With Amazon minting currency, Fed at risk
Commentary: In future, good money could drive out the bad
Central banks are not exactly short of things to worry about right now.
The euro may well be on the road to a chaotic collapse, taking some of the world’s biggest banks with it. A currency war may break out between Japan, the U.S. and Europe. Printing money has run out of steam, but there is still little sign of the global economy returning to the kind of growth rates it saw before the credit crunch.But in the long term what they should perhaps be most worried about is losing their monopoly on issuing money. A new breed of virtual currencies are starting to emerge — and some of the giants of the web industry such as Amazon.com Inc. are edging into the market.Gresham’s law famously stated that bad money would drive out the good. In the 21st century, it is now possible the law might be turned on it head. Good money might drive out the bad. If so, that matters to investors — for the simple reason that investing in the right currency makes a lot more difference to the kind of returns you can expect than what you actually put your money into.But Gresham’s law applied to the age when it was formulated — Tudor England, where money consisted of the physical metal in the coins. If someone started minting coins with less gold or silver in them, they inevitably squeezed out the coins that had been properly made. But today’s world, dominated by paper currencies controlled by central banks, operates very differently. The money we use has no intrinsic value — so bad money could be driven out by the good.We are starting to see a flurry of new currencies.Amazon Coins: a virtual currency for Kindle Fire.AmazonThis month, Amazon launched its own coins — a virtual currency that can be used to buy stuff for your Kindle tablet. It is a very tentative move to start with: more like loyalty points on a reward card than actual cash. But every river needs to start with a spring — and with the web’s mightiest retailer behind it the coins could grow into something significant.If so, Amazon coins will be far from alone. The virtual web currency BitCoin has already attracted a huge amount of publicity — and is steadily gaining in both circulation and value. After a crash last year — regrettably virtual currencies are just as prone to booms and busts as the real sort — it has steadied at around $25 and has gained acceptance....MORE
Here's the press release:
And a sharp comment from SC Santa Barbara's student newspaper:
...It is safe to say that the word ‘currency’ is not the exact fit to describe what this system is going to mean for users. It is more like a store credit, an idea that has been introduced to the electronic world for quite a while, with companies like Microsoft and Nintendo using their own in-store credit to make it easier for users to purchase goods. The new coin will not function as a currency, that is to say, it will not be exchangeable for other currencies at face value or redeemable outside of the Amazon Appstore....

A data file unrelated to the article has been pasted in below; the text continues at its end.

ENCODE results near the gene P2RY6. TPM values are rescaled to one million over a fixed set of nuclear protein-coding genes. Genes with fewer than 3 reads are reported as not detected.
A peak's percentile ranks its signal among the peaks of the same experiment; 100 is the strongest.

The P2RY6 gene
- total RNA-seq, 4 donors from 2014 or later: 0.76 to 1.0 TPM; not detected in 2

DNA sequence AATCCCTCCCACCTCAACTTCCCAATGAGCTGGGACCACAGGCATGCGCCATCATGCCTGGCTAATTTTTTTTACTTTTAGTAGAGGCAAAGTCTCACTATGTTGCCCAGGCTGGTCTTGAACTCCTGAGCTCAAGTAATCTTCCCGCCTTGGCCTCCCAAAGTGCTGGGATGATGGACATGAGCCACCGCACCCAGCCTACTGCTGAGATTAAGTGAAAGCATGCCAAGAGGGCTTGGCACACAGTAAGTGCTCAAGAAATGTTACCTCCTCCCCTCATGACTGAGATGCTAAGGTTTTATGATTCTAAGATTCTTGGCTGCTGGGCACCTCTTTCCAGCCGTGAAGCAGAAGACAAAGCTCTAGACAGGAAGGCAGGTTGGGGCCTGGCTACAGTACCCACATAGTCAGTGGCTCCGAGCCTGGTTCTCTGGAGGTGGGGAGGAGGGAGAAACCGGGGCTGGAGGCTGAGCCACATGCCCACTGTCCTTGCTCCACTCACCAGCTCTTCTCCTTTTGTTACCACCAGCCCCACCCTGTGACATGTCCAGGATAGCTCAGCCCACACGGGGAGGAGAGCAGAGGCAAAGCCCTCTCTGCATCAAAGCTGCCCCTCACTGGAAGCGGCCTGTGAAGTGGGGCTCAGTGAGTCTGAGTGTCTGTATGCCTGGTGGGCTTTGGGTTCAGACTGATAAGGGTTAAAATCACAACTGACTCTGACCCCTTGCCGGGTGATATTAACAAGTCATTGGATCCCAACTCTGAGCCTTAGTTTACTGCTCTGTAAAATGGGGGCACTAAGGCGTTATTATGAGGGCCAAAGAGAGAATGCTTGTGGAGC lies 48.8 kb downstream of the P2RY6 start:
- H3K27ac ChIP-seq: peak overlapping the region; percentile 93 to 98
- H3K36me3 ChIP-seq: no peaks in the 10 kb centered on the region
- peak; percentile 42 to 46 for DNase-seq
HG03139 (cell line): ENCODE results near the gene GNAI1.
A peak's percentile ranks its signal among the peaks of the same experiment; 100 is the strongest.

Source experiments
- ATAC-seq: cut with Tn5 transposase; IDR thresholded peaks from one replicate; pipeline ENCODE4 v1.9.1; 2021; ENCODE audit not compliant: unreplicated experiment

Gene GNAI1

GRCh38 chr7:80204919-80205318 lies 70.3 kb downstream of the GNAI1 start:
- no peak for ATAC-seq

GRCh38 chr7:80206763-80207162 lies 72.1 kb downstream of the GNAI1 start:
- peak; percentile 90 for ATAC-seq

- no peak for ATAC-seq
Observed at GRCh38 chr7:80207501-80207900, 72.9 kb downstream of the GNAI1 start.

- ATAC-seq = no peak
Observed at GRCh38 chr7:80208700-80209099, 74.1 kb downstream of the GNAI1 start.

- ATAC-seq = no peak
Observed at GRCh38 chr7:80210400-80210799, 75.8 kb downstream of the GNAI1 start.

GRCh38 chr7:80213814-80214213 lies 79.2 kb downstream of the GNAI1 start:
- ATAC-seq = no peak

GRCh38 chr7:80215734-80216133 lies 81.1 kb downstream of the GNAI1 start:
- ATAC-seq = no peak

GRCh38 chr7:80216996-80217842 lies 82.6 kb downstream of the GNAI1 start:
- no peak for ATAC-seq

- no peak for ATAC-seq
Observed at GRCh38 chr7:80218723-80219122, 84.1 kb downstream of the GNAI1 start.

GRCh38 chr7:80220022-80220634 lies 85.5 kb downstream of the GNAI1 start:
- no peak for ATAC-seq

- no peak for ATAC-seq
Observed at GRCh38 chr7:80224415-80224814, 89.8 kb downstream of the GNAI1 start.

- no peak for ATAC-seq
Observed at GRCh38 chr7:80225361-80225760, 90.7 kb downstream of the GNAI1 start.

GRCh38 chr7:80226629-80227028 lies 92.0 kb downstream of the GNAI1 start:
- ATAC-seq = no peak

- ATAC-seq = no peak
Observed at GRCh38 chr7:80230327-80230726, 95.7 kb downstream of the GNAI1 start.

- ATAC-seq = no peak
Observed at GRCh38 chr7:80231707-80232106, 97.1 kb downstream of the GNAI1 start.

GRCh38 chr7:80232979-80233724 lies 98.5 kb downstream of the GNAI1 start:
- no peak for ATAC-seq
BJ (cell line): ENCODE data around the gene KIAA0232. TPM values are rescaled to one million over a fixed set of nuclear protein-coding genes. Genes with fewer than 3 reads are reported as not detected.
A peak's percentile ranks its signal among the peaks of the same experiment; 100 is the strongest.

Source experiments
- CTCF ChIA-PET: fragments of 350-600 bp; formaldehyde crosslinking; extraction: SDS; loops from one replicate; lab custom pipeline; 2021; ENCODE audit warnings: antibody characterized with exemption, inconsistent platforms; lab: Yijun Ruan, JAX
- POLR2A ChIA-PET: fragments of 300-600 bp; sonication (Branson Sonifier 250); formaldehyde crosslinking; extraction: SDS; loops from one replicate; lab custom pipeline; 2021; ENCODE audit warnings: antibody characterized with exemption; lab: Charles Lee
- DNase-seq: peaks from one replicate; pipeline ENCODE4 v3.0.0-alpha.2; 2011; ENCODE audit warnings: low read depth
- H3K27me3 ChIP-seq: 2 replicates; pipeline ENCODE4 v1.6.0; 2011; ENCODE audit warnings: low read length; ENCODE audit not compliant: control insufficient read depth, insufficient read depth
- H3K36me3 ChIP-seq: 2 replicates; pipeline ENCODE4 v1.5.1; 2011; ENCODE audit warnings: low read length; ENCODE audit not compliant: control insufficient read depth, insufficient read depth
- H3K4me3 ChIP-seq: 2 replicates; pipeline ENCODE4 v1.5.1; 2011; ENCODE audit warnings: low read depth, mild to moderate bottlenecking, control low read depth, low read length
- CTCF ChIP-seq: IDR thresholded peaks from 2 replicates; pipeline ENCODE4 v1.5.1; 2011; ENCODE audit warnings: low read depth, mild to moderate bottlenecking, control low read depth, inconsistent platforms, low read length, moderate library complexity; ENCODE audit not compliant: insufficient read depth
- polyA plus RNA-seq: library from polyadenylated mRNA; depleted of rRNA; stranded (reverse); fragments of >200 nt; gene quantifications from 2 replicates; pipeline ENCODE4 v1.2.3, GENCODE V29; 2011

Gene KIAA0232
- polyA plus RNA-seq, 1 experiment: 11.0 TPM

Finally, one of the old-timers at cnet weighs in:
Why Amazon's virtual coins raise my hackles
Amazon is excited about its virtual currency coming in May. But CNET News' Stephen Shankland is concerned about sacrificing the flexibility of real-world money and other potential pitfalls.When I heard about Amazon Coins, the company's virtual currency for making Kindle Fire app and in-app purchases starting in May, I immediately grew worried.
Amazon's customer focus, something I find sorely absent at money-extraction engines such as airlines and banks, has kept me loyal for years. I'm concerned, though, that the Amazon Coins program is a step in the wrong direction for Amazon customers.
In short, I don't like the inflexibility, costs, changeable rules, and risks that can be attached to virtual currency. I dislike it when there's a special form of money that works only in a limited marketplace, and I dislike it even more when the company operating the marketplace sets the rules for using that currency.
Amazon isn't yet sharing details or answering my questions, so this isn't a final judgement. I'm willing to be persuaded if Amazon's virtual coins are useful and beneficial and if Amazon runs the program sensibly. But my experiences with this idea so far make me leery.
My biggest concern is that Amazon Coins are a way to suck me and my money into the Amazon financial ecosystem and to make it hard for me and my money to leave. Here are three real-world examples showing why.
1. I owe my soul to the company store
Amazon's coins fundamentally are less flexible than real money, with which I can buy haircuts, groceries, and mutual funds. Amazon's coins remind me too much of company scrip, which mining and timber companies used instead of cash to pay employees. Scrip could only be used at the company store, the economically wicked institution immortalized in the song "Sixteen Tons." With real money, people can spend it where they see fit.
If done right, Amazon Coins could be relatively liquid. I'm sure it'll be easy to buy them -- Amazon's FAQ says the exchange rate is one Amazon coin equals one U.S. cent. Amazon's coins should be as easy to convert back into real money, with no transaction fees.
But even a quick and simple conversion process is enough of a hassle that I suspect a lot of people will just let Amazon's virtual coins sit around. After all, of the $110 billion that people spent on gift cards in 2012, 1.6 percent of that amount -- $1.8 billion -- never will be cashed in, according to an annual gift-card report by CEB TowerGroup....MORE